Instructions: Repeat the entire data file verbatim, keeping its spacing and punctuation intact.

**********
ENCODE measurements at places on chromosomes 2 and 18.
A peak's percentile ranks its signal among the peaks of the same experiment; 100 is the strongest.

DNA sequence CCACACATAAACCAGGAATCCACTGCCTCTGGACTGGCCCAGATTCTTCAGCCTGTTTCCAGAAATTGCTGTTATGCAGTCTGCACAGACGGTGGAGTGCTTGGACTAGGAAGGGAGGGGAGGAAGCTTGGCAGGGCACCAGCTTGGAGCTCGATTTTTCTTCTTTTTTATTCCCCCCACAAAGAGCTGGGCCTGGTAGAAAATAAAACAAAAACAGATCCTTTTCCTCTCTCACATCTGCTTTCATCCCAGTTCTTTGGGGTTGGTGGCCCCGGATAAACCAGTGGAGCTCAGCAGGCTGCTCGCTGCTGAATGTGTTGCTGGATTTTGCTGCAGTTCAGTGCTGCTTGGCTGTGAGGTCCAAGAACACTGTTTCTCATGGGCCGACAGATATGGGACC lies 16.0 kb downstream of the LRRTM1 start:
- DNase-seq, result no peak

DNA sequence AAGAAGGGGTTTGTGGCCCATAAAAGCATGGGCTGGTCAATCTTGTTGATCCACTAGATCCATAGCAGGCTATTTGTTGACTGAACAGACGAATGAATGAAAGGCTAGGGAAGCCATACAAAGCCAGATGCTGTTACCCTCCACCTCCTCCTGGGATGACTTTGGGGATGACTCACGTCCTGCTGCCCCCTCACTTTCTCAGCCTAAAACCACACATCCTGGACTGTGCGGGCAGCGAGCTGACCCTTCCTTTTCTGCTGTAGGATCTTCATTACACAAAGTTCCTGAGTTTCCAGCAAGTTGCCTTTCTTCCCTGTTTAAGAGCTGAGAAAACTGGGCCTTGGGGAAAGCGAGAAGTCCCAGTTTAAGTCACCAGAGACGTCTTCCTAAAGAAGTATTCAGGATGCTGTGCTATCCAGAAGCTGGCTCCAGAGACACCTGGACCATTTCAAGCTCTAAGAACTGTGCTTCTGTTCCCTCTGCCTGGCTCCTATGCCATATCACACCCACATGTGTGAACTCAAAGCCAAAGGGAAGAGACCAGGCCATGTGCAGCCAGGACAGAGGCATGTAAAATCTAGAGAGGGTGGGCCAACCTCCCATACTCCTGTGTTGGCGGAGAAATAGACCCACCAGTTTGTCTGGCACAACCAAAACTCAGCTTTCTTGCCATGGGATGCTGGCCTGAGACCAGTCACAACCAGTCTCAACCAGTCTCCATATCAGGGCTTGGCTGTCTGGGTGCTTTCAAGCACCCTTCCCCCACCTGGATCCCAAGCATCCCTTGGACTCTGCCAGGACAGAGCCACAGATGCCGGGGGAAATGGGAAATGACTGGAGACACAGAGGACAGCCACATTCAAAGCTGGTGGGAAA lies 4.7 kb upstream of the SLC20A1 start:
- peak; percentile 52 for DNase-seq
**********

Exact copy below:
ENCODE measurements at places on chromosomes 2 and 18.
A peak's percentile ranks its signal among the peaks of the same experiment; 100 is the strongest.

DNA sequence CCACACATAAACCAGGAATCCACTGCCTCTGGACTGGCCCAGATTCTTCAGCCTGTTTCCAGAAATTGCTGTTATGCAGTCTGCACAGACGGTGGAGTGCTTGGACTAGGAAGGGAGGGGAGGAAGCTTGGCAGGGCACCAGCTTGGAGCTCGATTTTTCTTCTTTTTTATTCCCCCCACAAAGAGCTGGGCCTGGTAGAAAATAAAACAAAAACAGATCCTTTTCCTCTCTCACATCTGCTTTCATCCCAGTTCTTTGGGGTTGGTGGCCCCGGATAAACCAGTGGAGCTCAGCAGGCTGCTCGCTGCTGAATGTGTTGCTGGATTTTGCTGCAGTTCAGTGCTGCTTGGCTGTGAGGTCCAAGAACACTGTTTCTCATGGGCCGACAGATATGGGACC lies 16.0 kb downstream of the LRRTM1 start:
- DNase-seq, result no peak

DNA sequence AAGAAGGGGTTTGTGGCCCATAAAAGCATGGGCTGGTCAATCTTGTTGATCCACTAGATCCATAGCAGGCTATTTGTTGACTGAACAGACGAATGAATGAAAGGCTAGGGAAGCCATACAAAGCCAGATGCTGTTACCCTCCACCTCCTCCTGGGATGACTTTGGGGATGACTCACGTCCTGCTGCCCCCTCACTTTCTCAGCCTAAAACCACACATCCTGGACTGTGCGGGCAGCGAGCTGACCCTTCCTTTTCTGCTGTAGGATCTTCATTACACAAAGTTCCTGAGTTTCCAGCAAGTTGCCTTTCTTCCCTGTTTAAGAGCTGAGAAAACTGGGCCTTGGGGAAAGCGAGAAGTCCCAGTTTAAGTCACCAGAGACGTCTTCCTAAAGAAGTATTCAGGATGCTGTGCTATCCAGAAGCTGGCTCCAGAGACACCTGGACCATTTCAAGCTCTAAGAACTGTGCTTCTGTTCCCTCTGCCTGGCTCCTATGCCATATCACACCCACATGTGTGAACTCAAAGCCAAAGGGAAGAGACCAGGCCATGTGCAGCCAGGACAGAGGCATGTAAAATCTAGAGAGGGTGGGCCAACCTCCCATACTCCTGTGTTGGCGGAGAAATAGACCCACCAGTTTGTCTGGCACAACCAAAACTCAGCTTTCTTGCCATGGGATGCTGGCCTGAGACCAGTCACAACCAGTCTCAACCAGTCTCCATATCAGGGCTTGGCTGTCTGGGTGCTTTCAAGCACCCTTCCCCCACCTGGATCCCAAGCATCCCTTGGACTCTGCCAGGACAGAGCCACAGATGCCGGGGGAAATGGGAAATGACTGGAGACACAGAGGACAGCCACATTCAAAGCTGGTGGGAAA lies 4.7 kb upstream of the SLC20A1 start:
- peak; percentile 52 for DNase-seq